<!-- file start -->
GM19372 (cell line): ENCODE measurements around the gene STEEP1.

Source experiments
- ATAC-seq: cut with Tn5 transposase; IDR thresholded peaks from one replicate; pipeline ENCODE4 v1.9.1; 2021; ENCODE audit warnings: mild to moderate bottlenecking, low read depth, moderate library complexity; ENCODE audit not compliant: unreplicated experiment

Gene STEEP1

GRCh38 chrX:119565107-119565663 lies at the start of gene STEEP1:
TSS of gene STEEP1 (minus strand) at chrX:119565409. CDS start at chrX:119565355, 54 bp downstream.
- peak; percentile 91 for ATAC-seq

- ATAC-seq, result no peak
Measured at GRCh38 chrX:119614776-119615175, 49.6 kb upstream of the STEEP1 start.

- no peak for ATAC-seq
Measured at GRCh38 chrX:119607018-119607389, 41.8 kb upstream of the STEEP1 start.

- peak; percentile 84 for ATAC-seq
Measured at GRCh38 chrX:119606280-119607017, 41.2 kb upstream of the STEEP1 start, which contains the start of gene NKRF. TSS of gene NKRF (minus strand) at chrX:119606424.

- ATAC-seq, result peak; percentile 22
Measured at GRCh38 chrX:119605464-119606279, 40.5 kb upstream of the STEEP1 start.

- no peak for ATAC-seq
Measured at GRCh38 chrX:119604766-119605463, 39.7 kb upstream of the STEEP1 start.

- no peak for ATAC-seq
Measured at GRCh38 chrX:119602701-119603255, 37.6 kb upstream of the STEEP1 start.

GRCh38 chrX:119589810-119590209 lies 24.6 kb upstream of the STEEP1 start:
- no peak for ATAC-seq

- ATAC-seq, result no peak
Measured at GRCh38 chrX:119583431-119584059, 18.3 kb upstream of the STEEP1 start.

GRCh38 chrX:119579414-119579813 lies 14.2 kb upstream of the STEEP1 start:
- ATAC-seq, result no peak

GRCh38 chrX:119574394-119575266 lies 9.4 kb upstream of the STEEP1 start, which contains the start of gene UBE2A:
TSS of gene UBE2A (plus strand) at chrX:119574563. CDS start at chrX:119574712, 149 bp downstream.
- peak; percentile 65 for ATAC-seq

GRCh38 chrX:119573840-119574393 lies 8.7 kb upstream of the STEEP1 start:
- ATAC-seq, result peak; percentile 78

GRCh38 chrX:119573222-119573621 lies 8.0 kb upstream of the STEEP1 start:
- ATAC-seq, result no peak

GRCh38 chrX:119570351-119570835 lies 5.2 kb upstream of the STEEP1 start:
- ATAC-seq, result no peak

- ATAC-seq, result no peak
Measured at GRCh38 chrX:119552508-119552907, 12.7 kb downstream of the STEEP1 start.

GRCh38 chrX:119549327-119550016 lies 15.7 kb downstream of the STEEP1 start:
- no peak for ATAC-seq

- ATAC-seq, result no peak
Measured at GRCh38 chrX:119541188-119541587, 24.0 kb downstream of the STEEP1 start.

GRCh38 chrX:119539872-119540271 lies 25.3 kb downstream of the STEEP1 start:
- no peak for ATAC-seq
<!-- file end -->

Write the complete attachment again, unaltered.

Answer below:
GM19372 (cell line): ENCODE measurements around the gene STEEP1.

Source experiments
- ATAC-seq: cut with Tn5 transposase; IDR thresholded peaks from one replicate; pipeline ENCODE4 v1.9.1; 2021; ENCODE audit warnings: mild to moderate bottlenecking, low read depth, moderate library complexity; ENCODE audit not compliant: unreplicated experiment

Gene STEEP1

GRCh38 chrX:119565107-119565663 lies at the start of gene STEEP1:
TSS of gene STEEP1 (minus strand) at chrX:119565409. CDS start at chrX:119565355, 54 bp downstream.
- peak; percentile 91 for ATAC-seq

- ATAC-seq, result no peak
Measured at GRCh38 chrX:119614776-119615175, 49.6 kb upstream of the STEEP1 start.

- no peak for ATAC-seq
Measured at GRCh38 chrX:119607018-119607389, 41.8 kb upstream of the STEEP1 start.

- peak; percentile 84 for ATAC-seq
Measured at GRCh38 chrX:119606280-119607017, 41.2 kb upstream of the STEEP1 start, which contains the start of gene NKRF. TSS of gene NKRF (minus strand) at chrX:119606424.

- ATAC-seq, result peak; percentile 22
Measured at GRCh38 chrX:119605464-119606279, 40.5 kb upstream of the STEEP1 start.

- no peak for ATAC-seq
Measured at GRCh38 chrX:119604766-119605463, 39.7 kb upstream of the STEEP1 start.

- no peak for ATAC-seq
Measured at GRCh38 chrX:119602701-119603255, 37.6 kb upstream of the STEEP1 start.

GRCh38 chrX:119589810-119590209 lies 24.6 kb upstream of the STEEP1 start:
- no peak for ATAC-seq

- ATAC-seq, result no peak
Measured at GRCh38 chrX:119583431-119584059, 18.3 kb upstream of the STEEP1 start.

GRCh38 chrX:119579414-119579813 lies 14.2 kb upstream of the STEEP1 start:
- ATAC-seq, result no peak

GRCh38 chrX:119574394-119575266 lies 9.4 kb upstream of the STEEP1 start, which contains the start of gene UBE2A:
TSS of gene UBE2A (plus strand) at chrX:119574563. CDS start at chrX:119574712, 149 bp downstream.
- peak; percentile 65 for ATAC-seq

GRCh38 chrX:119573840-119574393 lies 8.7 kb upstream of the STEEP1 start:
- ATAC-seq, result peak; percentile 78

GRCh38 chrX:119573222-119573621 lies 8.0 kb upstream of the STEEP1 start:
- ATAC-seq, result no peak

GRCh38 chrX:119570351-119570835 lies 5.2 kb upstream of the STEEP1 start:
- ATAC-seq, result no peak

- ATAC-seq, result no peak
Measured at GRCh38 chrX:119552508-119552907, 12.7 kb downstream of the STEEP1 start.

GRCh38 chrX:119549327-119550016 lies 15.7 kb downstream of the STEEP1 start:
- no peak for ATAC-seq

- ATAC-seq, result no peak
Measured at GRCh38 chrX:119541188-119541587, 24.0 kb downstream of the STEEP1 start.

GRCh38 chrX:119539872-119540271 lies 25.3 kb downstream of the STEEP1 start:
- no peak for ATAC-seq